Ten years ago today, a new bridge across the Thames was opened in central London, between St Paul’s Cathedral in The City and the recently opened Tate Modern and Globe Theatre attractions in Southwark’s Bankside.
The media loved it: another public project that perfectly fit their millennium story, the story of hugely expensive and over-budget government initiated construction projects providing absurd and unloved attractions. Like the Dome, or the “Millennium Wheel”. Do you remember the ridiculed and ridiculous Millennium Wheel? Who thought a giant ferris wheel opposite parliament would be a good idea?
After the big tent and the crazy carnival ride, the press thought they’d seen it all. And then, six months later, The Wobbly Bridge was opened, over-budget — of course — and late. And, due to an engineering oversight, the bridge rocked. The 100,000 people per day walking upon it caused synchronous lateral excitation: people stepped, the bridge swayed in time to the steps, the people stepped in time to the sways, the bridge swayed further. So two days later, the bridge closed again. It was two years before the problem was fully fixed.
But none of the millennium projects ever did quite fit the farce invented by the newspapers. They succeeded in dampening enthusiasm somewhat for the Dome; but the ferris wheel proved so popular that it became it a permanent fixture, running near capacity every day for ten years. The bridge had its construction issues, but the story was quite the opposite of the badly managed public works project bailed out by the taxpayer: the bridge is built and maintained by Bridge House Trust — the 700 year old owner of Thames Bridges that has so much investment income that it can afford to fulfil its charter of maintaining London river crossings while building new ones and giving away a surplus to charity.
And the bridge has been a huge success with locals and tourists alike, perfectly placed between attractions, but also a convenient route between the transport hubs of the south bank and the employment hubs of the City. During rush hours it is saturated; tides flood across, several thousand people at a time. And its unique design has been a success: designed to keep a low profile and leave a clear view of the cathedral and the skyline, the short stocky concrete pillars and the gentle steel curves that cradle the deck are much loved.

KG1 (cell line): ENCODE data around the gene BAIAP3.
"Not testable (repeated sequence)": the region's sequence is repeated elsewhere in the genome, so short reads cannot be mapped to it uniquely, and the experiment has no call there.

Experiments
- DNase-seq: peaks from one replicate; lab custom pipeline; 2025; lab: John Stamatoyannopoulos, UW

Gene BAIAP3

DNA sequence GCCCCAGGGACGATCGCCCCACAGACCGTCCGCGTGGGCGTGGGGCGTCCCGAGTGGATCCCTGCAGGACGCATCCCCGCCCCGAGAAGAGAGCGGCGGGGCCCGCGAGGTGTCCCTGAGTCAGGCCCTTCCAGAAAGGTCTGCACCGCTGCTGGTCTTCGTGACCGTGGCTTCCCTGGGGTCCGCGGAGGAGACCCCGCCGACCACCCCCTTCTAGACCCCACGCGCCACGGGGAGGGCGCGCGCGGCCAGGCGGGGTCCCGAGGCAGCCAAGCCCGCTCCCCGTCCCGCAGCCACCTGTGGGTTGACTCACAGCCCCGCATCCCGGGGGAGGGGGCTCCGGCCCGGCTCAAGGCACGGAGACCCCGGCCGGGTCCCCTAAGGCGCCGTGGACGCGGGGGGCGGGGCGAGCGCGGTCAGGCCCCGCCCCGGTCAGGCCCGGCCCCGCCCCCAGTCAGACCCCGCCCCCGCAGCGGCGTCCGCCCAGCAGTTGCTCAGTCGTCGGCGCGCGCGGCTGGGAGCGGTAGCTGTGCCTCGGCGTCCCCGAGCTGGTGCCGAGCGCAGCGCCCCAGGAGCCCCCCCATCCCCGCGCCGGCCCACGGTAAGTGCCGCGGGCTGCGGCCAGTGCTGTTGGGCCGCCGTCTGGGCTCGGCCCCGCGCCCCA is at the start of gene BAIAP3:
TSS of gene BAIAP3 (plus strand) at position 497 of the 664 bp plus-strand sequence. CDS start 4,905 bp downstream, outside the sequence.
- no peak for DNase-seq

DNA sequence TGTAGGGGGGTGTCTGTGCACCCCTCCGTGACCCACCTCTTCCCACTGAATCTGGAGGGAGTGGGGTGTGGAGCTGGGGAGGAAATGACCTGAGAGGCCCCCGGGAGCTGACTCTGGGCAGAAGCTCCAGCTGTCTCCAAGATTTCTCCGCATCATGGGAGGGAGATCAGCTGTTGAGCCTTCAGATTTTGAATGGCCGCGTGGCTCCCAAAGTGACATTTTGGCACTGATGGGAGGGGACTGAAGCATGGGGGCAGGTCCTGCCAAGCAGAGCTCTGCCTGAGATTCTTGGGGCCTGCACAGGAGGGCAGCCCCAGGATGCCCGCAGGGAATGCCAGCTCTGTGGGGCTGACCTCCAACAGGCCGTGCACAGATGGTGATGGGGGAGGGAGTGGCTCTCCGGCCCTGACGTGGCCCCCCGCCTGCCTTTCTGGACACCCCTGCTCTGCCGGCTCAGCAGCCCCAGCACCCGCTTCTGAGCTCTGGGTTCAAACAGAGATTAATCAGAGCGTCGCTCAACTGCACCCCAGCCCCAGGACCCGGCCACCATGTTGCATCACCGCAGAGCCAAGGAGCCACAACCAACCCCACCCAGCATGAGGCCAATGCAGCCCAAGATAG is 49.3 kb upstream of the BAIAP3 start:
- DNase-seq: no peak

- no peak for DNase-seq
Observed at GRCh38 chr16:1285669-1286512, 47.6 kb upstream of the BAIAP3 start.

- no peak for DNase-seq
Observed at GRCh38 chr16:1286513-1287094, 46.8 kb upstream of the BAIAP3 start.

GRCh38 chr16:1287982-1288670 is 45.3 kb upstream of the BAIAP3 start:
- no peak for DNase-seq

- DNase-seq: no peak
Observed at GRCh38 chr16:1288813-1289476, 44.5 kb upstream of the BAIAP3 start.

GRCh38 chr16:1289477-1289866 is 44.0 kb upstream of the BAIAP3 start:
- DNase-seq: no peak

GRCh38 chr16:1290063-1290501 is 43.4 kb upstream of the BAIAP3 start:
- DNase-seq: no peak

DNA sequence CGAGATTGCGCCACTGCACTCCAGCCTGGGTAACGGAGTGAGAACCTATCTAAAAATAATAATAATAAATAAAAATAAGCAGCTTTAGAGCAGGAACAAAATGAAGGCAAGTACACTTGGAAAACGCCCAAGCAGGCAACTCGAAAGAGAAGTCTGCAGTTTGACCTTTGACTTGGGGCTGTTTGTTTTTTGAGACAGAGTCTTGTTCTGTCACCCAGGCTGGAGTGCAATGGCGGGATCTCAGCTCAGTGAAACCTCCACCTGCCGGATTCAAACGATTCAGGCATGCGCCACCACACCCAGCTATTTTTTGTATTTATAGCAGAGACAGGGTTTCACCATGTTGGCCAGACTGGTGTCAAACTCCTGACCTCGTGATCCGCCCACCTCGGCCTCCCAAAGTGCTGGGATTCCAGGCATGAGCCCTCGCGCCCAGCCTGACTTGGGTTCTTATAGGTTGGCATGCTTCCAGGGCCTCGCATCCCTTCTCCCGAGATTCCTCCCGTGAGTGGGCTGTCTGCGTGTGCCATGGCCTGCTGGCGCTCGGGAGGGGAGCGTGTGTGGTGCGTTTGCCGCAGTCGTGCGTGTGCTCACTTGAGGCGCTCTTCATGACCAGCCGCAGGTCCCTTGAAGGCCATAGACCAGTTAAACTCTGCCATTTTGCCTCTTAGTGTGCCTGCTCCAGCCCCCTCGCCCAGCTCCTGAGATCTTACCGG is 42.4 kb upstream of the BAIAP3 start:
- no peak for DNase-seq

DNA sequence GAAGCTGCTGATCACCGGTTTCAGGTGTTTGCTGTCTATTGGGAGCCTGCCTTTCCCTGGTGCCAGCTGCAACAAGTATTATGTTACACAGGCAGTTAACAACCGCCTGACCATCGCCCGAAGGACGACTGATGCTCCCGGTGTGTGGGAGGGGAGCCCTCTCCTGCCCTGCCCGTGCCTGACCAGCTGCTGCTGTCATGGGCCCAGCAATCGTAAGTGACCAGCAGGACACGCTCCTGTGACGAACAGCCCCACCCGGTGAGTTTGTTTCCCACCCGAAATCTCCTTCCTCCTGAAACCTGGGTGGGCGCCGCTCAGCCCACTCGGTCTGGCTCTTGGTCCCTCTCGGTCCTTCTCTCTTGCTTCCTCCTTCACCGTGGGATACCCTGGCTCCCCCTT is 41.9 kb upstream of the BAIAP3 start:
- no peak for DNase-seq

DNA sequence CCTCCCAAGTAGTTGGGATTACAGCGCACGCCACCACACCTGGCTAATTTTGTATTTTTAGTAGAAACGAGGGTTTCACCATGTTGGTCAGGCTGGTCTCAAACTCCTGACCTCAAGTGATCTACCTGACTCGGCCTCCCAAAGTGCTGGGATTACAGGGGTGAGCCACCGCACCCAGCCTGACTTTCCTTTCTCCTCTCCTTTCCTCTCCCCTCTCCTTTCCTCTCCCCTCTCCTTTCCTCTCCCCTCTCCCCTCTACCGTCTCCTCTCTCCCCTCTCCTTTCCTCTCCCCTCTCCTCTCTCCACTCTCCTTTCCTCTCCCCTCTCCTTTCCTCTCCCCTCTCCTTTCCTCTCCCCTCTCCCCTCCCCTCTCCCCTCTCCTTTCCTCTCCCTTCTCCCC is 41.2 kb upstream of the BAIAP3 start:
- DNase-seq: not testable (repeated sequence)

But the most important and most loved feature of the bridge — another feature that was unique at the time that it opened — is that it is a pedestrian-only bridge. The Millennium Bridge represents a wider welcome improvement in the central London environment: a fight back against the anti-social practice of bringing cars into the centre of the city, the reclaiming of street space for people, and generally making it easier and more pleasant for people to get around and to enjoy the city — especially along the river. It’s a job that is very far from being complete, but after the Millennium Bridge opened, the twin pedestrian Jubilee bridges were constructed between Embankment and the South Bank Centre; and there has been massive expansion to the riverside paths. Progress seems to have been slowing lately. It seems like a good time to remind people what a difference the Millennium Bridge made, and how much still needs to be done to fix the streets of central London.
Where and when to shoot it? The obvious spot is on the south side, looking to St Paul’s. The bridge deck divides at the south side, such that you can shoot the bridge deck and pedestrians, but also the river and piers beneath at the same time. You will notice that Sir Christopher Wren made a mistake in designing St Paul’s: because it is not built perfectly perpendicular to the bridge, when one lines up the shot for symmetry, one finds that the dome of the cathedral appears slightly to the left of centre, rather than appearing exactly above the bridge piers. Other good spots to shoot are from the beaches on either bank at low tide, and also from the top of St Paul’s, if you can get in sufficiently early in the morning or late in the afternoon to prevent shooting directly into the sun. The cafe balcony in Tate Modern also looks down on the bridge. The view from Southwark Bridge rarely makes exciting photos. Shooting on the bridge itself would be difficult during the weekday rush hours.